By Krystie Lee Yandoli
Sunday, August 14, 2011
Maya Moore became the first female basketball player to be signed onto Michael Jordan's Nike brand in May. The question remains if Nike will emphasize her athleticism or her looks, as often occurs with female athletes, in their marketing.
(WOMENSENEWS)--Nike's Jordan brand announced the addition of a new athlete on its 25-person star roster this summer, and it's not another guy.
In a highly publicized press conference in May, Maya Moore became the first female basketball player to be signed onto Michael Jordan's Nike brand, considered to be the most exclusive sponsor by athletes and sports enthusiasts. Jordan, otherwise known as his "His Royal Airness," is said to handpick athletes that represent his famous organization.
Moore raises female representation on the brand to 8 percent.
After spending four years playing college basketball at the University of Connecticut, and leading Uconn to two national championship titles and a record-breaking 90-game winning steak, Moore became the No. 1 draft pick in the Women's National Basketball Association this year. She also made her way onto the all-star team as a rookie for the Minnesota Lynx.
April Holmes, a world record-breaking runner in the Paralympic category of competitors with single-below knee amputation, was the first woman to join Jordan's roster of impressive athletes in 2009.
The choice of Moore, a team player, is welcome, particularly in a summer when the U.S. women's soccer team stirred unprecedented national, across-the-board sports interest with its championship match against Japan last month.
Typically, the female athletes who attract and hold media limelight are from non-team sports, such as tennis-singles sister stars Serena and Venus Williams. And such stars inevitably attract fashion-model-type media interest: "What's she wearing?" "How's she doing her hair?" "How much did she pay for that bling?"
The example who most jumps to mind is Maria Sharapova, whose photographs are focused on her seductive eye contact and body language instead of her physical intensity. She has cultivated a sexy media image that seems designed to attract male viewers--not sports fans.
In other words, women who do not play on team sports are more likely to be sexualized, says Mary Jo Kane, director of the Tucker Center for Research on Girls and Women in Sport at the University of Minnesota.
"When you're engaged in individual sports like tennis and golf, the requirements of the sport are consistent with what it means to be a traditional female," Kane said in a phone interview. "When you play basketball you sweat, you have to be physically aggressive, tough and wear big baggy uniforms. The sport requires you to engage in physical activities that are inconsistent with traditional definitions of femininity."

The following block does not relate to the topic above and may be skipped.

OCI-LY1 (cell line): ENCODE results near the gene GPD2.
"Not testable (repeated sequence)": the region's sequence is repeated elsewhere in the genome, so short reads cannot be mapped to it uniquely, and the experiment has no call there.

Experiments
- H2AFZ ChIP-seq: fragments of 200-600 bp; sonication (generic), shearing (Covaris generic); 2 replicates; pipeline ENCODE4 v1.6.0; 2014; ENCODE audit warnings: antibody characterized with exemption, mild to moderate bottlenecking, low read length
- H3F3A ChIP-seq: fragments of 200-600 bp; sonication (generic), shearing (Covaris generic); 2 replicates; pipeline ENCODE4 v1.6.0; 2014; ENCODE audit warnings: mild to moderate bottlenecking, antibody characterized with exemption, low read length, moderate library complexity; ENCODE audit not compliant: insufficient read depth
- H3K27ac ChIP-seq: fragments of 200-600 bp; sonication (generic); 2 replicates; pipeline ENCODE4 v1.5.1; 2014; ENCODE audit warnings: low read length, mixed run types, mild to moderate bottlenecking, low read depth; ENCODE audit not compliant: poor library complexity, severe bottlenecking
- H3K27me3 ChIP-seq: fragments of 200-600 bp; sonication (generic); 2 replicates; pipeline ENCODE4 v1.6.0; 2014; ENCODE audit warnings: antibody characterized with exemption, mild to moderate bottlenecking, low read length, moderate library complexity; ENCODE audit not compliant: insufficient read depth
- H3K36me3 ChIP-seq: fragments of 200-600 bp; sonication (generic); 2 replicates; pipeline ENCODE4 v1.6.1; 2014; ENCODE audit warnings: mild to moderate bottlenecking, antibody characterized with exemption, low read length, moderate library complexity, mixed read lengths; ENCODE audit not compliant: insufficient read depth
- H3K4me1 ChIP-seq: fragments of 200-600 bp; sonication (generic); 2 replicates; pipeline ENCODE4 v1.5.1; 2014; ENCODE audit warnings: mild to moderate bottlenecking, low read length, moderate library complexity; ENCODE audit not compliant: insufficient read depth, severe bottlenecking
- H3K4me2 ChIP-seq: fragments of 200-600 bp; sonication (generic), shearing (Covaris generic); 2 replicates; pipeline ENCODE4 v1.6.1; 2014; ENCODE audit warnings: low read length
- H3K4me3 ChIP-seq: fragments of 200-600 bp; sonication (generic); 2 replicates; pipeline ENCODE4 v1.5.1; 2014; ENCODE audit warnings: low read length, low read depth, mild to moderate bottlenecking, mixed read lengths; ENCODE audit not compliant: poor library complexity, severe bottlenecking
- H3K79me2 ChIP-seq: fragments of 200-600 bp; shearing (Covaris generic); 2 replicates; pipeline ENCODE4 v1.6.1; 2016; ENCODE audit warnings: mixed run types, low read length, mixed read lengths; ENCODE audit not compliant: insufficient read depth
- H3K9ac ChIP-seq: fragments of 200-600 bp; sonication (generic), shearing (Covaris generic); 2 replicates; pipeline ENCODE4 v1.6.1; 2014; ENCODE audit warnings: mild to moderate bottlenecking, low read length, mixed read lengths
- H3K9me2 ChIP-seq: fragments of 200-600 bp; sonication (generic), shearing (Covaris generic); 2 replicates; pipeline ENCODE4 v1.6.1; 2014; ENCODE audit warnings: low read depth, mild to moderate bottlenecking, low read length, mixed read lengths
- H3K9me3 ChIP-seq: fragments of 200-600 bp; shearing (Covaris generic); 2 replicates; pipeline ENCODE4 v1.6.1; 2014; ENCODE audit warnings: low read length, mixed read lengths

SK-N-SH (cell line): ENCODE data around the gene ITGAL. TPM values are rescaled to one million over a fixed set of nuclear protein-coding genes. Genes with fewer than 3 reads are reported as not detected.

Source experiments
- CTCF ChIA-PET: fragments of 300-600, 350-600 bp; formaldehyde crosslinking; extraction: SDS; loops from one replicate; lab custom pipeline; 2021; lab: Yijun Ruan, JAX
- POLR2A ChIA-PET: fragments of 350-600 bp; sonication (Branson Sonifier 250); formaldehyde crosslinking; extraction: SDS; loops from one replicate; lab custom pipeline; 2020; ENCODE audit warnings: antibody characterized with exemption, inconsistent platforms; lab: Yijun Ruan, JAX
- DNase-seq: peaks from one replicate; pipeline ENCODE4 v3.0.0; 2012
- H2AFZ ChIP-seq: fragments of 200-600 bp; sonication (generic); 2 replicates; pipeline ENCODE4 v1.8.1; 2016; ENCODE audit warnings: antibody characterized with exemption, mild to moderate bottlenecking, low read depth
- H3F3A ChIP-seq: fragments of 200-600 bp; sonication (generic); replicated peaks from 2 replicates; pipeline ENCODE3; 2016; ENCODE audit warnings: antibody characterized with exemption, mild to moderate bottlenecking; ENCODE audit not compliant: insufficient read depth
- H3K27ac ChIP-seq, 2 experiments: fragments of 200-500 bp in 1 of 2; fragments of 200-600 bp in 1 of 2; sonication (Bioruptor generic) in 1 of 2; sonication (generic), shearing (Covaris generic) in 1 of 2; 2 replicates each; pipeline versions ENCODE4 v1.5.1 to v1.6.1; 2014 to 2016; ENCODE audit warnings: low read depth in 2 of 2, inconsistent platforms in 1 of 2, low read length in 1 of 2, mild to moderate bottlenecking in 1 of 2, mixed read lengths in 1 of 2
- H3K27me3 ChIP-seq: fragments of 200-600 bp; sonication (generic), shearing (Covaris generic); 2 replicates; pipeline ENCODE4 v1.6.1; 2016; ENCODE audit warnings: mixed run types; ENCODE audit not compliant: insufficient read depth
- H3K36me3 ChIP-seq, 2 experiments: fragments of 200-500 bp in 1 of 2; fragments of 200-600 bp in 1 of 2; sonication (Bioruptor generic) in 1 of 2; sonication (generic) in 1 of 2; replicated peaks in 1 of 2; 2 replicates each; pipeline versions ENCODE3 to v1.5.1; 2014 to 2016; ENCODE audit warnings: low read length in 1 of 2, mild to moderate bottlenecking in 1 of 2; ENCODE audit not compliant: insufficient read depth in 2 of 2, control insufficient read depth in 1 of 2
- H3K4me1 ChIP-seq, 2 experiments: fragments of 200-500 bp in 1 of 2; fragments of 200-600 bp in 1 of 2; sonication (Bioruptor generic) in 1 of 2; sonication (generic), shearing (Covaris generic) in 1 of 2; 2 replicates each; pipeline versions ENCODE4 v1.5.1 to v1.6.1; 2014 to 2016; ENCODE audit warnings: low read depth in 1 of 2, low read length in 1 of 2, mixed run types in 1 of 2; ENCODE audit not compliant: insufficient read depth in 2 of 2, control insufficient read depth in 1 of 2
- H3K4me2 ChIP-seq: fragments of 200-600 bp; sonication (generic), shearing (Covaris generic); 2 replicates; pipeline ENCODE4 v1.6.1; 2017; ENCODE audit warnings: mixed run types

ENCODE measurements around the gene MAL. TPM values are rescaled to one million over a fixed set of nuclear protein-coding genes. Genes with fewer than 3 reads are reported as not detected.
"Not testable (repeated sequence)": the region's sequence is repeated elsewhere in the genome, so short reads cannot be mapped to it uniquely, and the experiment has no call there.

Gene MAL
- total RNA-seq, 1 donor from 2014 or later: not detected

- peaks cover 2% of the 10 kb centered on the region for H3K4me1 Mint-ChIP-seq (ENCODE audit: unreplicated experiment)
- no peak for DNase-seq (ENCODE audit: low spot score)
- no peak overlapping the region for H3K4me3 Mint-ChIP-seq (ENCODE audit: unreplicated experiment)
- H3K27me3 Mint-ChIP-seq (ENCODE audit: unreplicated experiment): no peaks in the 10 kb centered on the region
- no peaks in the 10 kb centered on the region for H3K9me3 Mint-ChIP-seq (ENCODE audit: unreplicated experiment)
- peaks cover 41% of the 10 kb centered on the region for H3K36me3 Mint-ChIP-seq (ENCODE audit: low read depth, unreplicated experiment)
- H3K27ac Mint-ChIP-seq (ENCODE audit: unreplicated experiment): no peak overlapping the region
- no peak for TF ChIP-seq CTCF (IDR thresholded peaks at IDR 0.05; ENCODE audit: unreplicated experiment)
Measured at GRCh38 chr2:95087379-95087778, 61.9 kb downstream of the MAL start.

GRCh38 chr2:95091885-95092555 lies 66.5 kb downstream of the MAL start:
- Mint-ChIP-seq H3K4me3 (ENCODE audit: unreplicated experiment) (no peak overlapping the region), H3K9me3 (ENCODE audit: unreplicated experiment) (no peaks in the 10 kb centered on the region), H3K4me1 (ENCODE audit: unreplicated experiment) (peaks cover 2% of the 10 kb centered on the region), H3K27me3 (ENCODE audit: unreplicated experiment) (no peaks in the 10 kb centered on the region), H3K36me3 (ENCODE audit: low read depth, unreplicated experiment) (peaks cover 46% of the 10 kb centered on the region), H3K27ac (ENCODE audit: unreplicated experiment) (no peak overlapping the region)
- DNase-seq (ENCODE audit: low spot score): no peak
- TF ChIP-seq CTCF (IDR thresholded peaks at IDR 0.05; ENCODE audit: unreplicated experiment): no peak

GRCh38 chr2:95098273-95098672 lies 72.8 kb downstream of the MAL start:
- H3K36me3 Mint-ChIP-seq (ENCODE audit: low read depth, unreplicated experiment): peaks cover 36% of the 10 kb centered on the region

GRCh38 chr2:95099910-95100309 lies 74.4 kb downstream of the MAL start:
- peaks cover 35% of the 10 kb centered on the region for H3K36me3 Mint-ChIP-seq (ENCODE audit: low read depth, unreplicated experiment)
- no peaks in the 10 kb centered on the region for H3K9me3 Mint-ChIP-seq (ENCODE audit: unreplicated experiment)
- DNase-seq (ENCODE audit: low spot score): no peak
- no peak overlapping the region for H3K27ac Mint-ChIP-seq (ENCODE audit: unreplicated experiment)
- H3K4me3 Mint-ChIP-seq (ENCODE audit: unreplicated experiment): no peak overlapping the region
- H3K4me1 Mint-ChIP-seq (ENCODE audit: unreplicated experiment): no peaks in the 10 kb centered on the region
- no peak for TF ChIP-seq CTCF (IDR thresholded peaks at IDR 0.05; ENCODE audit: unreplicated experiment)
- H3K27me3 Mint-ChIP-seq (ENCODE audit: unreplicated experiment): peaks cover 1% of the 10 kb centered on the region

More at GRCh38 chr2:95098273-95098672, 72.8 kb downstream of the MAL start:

There is no research looking specifically at the ratio of female vs. male athletes in advertisements and marketing campaigns, but general statistics around sports coverage speaks for themselves. Recent research shows that only between 2 and 4 percent of sports coverage is women's sports, said Kane, even though women make up 40 percent of all sports participation nationwide.
Kane recently conducted a study that explored the connection between sexualized advertising of women's sports--featuring images similar to the June issue of Playboy magazine which had Germany's women's soccer team on the cover--and their fan base. Did sexualized advertising help draw viewers?
In her focus groups--organized by sex and age groups--she displayed images of female athletes, some in traditional athletic poses and some more sexualized. The latter, she found, could be an actual turn-off to serious sports-events marketing.
"My study showed that it alienates the core fan base. Even though younger males might be interested in buying the magazine or the calendar featuring sexy images, it doesn't mean that they're going to go to a women's games," said Kane.
Jordan's brand has not sexualized any of the men in its marketing strategies--Dwayne Wade and Carmelo Anthony have yet to appear as anything but basketball players in their featured commercials. Holmes, the lone female representative on Jordan's brand until Moore came along, also hasn't been portrayed sexually in advertisements.
"Maya Moore is considered one of the greatest women basketball players, if not the greatest, this country has ever produced, so her personal 'brand' is about her extraordinary athleticism," Kane said. "Unlike Maria Sharapova. Even though she was a professional tennis player her brand was about how beautiful, blond and sexy she was. That's not the case for Maya, her primary identity has been that she's an extraordinarily gifted athlete."
So there could be a sports-marketing breakthrough to be hailed here: A female athlete appreciated for her athleticism.
But Kane isn't hailing a milestone yet.
"Now the question is, when they choose to market her, will they continue to emphasize her athleticism or will they try to sexualize her and make her a girly girl?" she asked.
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Krystie Lee Yandoli is an editorial intern at Women's eNews.
Maya Moore's WNBA Player Profile:
Nike's Jordan brand:
Women's Sports Foundation: